The Origin of the National Symbol
Team Sloth contacted Jorge Carballo, the man responsible for the idea to declare sloths the national symbol for Costa Rica. Jorge grew surrounded by lush tropical forests and is passionate about nature.
Costa Rica is a paradise in so many respects. The fact that you can find wildlife in your backyard– toucans, monkeys, or sloths feeding or passing through—makes this country a special place. This is exactly how Jorge’s childhood was: a constant contact with nature and animals.
This love for nature eventually grew into the initiative that made sloths the latest national symbol of Costa Rica.
The following transcript has been lightly edited for clarity.
Jorge, tell us about yourself:
I was born in Limón, but I lived in Guápiles until I was 19 years old. Then I went to study Communication in Buenos Aires, Argentina in 2010. I returned to Costa Rica about 3 – 4 months ago, and now I work for a tech company as a UX Researcher.
Where does your love for nature and sloths come from?
I think it is a product of the environment in which I grew up. From the proximity to the forests that I had for all of my childhood, the contents of my school, and the idiosyncrasy of a country that is entirely loaded with environmentalism. Coexistence with nature is part of the imagination of the Costa Rican. Perhaps this seed does not grow with the same strength in everyone, but the seed is there.
With sloths, this bond is sustained by their characteristics: they are non-aggressive, they are very pretty, they seem to be smiling, and they spend many hours sleeping. They are very noble animals. And their slowness makes them very funny. It is very difficult not to have sympathy for them. Sloths were always there “in the mountains”, and since I was in contact with those spaces, it was not uncommon for me to see them.
How did the idea of the sloth as a national symbol come about?
The idea was born from a tweet I read. This person said that the sloth had to be a national symbol, like a joke. Then I shared the tweet with a couple of people. That sparked a conversation, questions, and some research. Little by little the idea became more and more concrete, more solid.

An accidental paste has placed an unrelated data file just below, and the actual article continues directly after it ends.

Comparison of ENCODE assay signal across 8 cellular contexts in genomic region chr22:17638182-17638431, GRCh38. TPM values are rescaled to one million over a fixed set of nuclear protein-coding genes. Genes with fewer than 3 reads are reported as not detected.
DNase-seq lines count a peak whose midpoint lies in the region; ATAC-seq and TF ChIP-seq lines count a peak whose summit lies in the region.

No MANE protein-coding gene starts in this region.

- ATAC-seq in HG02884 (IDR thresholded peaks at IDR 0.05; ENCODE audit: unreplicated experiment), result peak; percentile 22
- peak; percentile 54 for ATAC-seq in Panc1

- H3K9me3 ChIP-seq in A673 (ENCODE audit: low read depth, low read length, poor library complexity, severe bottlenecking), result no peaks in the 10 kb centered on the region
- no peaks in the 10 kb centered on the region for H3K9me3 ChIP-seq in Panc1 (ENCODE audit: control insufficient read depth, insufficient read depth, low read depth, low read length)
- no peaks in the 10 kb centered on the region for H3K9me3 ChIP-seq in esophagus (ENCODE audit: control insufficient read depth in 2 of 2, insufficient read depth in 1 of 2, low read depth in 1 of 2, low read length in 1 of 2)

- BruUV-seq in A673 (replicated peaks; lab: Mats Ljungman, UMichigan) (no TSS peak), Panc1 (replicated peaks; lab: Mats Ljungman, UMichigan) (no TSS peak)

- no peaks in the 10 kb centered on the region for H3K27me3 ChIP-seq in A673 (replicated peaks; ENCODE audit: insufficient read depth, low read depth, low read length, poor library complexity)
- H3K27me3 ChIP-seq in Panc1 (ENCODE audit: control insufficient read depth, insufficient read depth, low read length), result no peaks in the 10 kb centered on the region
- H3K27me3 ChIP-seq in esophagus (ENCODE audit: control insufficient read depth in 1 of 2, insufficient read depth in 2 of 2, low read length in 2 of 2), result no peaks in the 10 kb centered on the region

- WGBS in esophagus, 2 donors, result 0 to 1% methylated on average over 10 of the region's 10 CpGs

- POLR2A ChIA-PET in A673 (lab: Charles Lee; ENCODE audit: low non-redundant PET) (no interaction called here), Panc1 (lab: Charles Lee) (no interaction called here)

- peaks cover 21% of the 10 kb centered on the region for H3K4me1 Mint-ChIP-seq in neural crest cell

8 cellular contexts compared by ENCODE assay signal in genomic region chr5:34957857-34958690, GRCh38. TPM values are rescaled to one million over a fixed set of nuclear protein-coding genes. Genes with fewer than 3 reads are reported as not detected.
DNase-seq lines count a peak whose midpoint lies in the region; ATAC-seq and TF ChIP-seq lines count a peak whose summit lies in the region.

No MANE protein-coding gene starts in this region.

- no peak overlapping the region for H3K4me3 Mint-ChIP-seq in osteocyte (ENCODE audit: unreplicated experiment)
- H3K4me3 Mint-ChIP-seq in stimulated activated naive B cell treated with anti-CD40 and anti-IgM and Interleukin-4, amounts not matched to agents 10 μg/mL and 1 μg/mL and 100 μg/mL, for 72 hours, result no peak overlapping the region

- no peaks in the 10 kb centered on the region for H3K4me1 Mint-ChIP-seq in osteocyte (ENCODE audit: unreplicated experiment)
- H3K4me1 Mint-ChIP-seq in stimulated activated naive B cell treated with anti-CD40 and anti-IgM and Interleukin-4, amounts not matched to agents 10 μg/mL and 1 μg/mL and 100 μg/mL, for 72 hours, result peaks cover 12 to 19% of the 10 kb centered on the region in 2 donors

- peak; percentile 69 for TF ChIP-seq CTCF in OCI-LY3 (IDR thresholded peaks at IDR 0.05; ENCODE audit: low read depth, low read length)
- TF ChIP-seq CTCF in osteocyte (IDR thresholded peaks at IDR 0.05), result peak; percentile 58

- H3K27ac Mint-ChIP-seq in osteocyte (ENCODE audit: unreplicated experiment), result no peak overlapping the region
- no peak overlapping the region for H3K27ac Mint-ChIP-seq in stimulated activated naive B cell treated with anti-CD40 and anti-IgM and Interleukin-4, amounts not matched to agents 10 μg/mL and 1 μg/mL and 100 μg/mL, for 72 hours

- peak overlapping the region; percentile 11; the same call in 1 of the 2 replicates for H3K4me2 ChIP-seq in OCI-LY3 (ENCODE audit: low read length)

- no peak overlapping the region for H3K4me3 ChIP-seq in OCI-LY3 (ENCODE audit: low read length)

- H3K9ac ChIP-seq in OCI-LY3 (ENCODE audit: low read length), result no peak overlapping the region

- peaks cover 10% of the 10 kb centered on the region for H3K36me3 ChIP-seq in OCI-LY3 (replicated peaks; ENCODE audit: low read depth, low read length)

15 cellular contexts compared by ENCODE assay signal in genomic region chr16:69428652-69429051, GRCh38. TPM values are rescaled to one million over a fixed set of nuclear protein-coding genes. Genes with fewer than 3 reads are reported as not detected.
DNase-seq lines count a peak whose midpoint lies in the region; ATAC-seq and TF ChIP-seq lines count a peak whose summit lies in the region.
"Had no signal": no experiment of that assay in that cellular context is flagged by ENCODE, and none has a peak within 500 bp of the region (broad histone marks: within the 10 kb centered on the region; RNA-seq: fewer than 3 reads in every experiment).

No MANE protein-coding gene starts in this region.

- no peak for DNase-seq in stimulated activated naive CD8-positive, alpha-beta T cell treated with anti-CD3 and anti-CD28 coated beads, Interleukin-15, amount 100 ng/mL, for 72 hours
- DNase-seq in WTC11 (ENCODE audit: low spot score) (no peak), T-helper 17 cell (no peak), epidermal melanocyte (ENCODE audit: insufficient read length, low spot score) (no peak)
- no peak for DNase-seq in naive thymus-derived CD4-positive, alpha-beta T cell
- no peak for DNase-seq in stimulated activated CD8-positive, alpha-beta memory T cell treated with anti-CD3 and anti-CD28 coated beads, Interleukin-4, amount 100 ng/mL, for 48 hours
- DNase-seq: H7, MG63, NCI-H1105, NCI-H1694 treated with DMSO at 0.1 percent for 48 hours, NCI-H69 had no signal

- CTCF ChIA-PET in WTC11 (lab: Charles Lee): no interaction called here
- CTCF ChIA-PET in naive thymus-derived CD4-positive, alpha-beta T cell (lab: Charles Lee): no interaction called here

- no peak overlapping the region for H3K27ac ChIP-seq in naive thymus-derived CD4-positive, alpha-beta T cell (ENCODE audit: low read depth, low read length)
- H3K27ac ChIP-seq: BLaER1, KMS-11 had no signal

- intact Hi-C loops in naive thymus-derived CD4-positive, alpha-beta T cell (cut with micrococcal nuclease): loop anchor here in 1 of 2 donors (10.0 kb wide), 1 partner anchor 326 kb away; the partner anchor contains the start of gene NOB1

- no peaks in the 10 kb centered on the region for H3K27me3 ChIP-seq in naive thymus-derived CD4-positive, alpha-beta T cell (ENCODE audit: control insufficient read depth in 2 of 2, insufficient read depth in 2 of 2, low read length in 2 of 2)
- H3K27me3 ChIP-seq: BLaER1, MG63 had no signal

I mentioned this idea to Congresswoman Yorleny León, whom I have known for more than 10 years, and she told me that I could count on her to support it. After a lot of work, the project finally became serious and it ended up national law. It’s amazing, I still can not believe it.
I was surrounded by people who worked with me, who added their effort and desire to make this happen. I definitely wouldn’t have done it alone.
How was the process to write the project?
It was definitely a challenge, but a very cute one. While I had some research and writing experience from my work, I had never done anything legal – legislative. Luckily I was surrounded by people who were able to go where my knowledge could not, and they offered me their full collaboration as if this project were also theirs; as if it belonged to everyone.
It was a project that involved a lot of learning and surprises about the animal. It was also really good learning how much sloths are loved in the world. It is not every day that we have the opportunity to work with something so beautiful and interesting. Maybe that is what made it easier to sit down on the weekends to work on the project: look up information, write, structure, revise, rewrite, look for more information, revise, and so on several times.
I also had Yorleny’s team and that gave me some peace of mind. I was not alone, I did not work alone. I had many advantages, many factors that worked in my favor, but I think what really made the difference was the seriousness with which the project was ultimately taken. That was the key. Going from a wish to a specific job that is now a national law. And that is truly a luxury. I am very happy to have participated in this.
Why is it important to declare the sloth a national symbol?